"The battle of the unbeatens" has a nice ring to it. Penn State and Minnesota will take the field Saturday to send someone home with a loss. In reality neither team's divisional hopes will die that afternoon, but both could take a big hit to their postseason chances, be it a trip to Indianapolis or better.
But as James Franklin always says, this week is about going 1-0, and Penn State's playoff hopes are a thing of the future not the present.
So, here's what to watch for.
Don't Beat Yourself:
Penn State has turned the ball over seven times this season, which is only bettered by eight teams across the nation. It goes without saying that ball security is key to winning any game, but against a Minnesota team that likes to sit on the ball and run the clock, turning the ball over means one fewer possession in a game that might not have many. Sean Clifford's three interceptions have all largely been inconsequential and none of them have been the result of misreading the defense as much as chuck-and-prays.
All told the Nittany Lions haven't been bit by the turnover bug this year, and keeping things that way is always Step 1 to winning a game on the road against a ranked team. Heck, winning anywhere against anyone.
Off The Field:
As mentioned above, Minnesota likes to hang on to the ball, and getting the Gophers off the field quickly means more possessions, and more chances to score. It also means a fresher defense come the fourth quarter. Penn State won against Michigan while the offense stayed on the field for more than nine minutes of each and every quarter. It didn't end up hurting the Nittany Lions, but against a better offense that kind of workload could spell trouble.
If Minnesota won't make them pay, Indiana or Ohio State might.
Follow Up Punch:
Penn State has, to unfairly summarize things, gotten ahead in the first half and done just enough in the second half to win. That's not to say the Nittany Lions don't deserve to be 8-0, but this group could go from really really good, to elite if they can find a way to land a second punch in the second half. Going up 21-0 or so might be an equation that beats most teams, but everyone has already watched what happens if you give Ohio State an entire half and some momentum to work with. In Penn State's defense, it has scored in the second half, but there is the vague feeling that the opposition is a bounce away from making a blowout a game.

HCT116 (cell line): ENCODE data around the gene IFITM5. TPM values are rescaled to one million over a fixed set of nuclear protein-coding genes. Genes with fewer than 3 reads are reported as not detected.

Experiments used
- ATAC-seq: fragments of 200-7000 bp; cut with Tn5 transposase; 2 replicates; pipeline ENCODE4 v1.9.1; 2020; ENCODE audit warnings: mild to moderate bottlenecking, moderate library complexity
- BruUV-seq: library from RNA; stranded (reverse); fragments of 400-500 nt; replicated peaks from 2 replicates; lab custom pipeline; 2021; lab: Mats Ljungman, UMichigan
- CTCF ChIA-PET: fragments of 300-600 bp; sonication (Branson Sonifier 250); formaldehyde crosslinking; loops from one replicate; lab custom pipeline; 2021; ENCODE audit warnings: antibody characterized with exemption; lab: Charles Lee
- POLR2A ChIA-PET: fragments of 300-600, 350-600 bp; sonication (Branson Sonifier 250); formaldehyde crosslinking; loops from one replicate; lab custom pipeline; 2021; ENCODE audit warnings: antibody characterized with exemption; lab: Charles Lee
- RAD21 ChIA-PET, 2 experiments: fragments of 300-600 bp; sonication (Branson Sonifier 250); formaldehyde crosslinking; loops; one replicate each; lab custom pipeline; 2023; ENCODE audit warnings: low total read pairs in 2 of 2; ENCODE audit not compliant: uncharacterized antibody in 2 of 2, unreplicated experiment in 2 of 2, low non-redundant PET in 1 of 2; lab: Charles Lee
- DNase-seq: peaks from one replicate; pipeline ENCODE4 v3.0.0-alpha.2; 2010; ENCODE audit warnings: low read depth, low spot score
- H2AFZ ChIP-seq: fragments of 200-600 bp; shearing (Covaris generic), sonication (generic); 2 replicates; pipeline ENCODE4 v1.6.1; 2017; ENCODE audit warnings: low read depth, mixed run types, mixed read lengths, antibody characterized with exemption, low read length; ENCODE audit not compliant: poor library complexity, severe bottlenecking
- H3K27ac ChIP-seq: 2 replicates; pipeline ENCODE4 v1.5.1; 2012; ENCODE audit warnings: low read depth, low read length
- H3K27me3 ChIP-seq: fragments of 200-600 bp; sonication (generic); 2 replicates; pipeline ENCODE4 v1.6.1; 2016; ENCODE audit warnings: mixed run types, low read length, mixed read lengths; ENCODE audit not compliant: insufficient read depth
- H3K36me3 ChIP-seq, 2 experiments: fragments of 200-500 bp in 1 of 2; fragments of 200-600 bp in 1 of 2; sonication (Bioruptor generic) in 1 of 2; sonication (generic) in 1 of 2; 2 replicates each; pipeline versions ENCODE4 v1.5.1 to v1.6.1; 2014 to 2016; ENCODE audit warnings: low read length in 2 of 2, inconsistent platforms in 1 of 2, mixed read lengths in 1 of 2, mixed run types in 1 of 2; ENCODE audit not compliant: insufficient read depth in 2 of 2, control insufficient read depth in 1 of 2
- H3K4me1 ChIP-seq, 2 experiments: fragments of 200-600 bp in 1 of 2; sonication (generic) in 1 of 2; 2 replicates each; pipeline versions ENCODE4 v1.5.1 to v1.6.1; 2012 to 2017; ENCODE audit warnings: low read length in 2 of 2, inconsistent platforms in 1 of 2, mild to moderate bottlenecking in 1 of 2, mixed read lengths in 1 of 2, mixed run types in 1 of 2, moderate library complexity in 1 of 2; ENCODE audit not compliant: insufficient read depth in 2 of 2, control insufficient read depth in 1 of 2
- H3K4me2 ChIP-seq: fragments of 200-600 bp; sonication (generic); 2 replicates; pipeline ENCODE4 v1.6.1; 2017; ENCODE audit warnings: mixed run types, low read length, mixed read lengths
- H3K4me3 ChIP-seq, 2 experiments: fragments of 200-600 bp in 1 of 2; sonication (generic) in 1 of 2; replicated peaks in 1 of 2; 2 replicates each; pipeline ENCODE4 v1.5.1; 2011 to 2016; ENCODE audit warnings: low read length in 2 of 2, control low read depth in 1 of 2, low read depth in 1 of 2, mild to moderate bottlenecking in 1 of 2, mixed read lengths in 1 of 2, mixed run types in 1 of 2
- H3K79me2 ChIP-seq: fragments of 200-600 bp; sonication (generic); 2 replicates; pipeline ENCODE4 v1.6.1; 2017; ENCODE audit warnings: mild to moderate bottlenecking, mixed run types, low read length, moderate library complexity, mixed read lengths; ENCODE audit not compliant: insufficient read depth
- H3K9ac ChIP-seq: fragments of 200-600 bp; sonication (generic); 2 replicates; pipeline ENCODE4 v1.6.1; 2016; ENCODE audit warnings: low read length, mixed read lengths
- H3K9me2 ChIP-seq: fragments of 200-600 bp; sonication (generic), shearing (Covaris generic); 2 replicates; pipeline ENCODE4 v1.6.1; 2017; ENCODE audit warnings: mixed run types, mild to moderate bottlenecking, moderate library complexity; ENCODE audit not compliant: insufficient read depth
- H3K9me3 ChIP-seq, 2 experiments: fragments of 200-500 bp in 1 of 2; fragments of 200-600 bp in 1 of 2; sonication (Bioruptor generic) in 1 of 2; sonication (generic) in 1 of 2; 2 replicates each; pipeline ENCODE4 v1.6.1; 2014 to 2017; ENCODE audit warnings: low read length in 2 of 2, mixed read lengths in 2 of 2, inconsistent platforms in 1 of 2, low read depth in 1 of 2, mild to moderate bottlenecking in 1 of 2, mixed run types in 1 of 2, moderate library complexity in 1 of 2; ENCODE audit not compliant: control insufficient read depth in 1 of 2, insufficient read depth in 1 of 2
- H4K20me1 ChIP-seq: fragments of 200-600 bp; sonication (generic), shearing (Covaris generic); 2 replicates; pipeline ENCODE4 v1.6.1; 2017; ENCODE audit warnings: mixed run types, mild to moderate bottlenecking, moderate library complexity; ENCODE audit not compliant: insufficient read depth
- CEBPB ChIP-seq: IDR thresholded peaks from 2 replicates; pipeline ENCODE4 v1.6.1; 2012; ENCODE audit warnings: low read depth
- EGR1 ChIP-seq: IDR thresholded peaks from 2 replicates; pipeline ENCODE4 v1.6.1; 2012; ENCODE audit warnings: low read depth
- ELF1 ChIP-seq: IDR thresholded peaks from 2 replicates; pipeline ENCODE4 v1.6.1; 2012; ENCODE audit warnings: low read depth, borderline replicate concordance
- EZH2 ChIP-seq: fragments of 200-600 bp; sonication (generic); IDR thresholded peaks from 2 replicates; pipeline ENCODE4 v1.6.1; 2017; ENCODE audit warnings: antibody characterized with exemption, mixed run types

None of this is to say Penn State has to be perfect in the second half, but stepping on your opponent's throat and truly putting a game out of a reach is a skill worth having.
Make Them Believe:
There is a chance, whatever the percentage might be, that Penn State is a much better team than Minnesota. On paper the Nittany Lions have had a much harder schedule and have performed well against much better teams. A win will help the Nittany Lions no matter what, and the margin of victory might not matter in the long run, but nobody has turned down a beating before. If Penn State gets the chance to make a statement, don't be surprised if James Franklin goes for it. Franklin might be a 1-0 guy each week, and not talk about the playoffs to anyone but himself and the wall, but he isn't dumb.
Make your wins look like WINS.
Of course you have to be winning first, and there's no guarantee Minnesota will let that happen.
I tend to think this is one of those things that gets talked about more than it actually matters, but Penn State and Minnesota are actually playing at 11 in the morning, not noon (hello, timezones) so the Nittany Lions will have to wake up just a bit earlier. Is this an advantage? Maybe. But if Penn State is losing by 10 in the third quarter it won't be because of the alarm clock.
A slow start though, or a groggy morning, probably won't help the cause.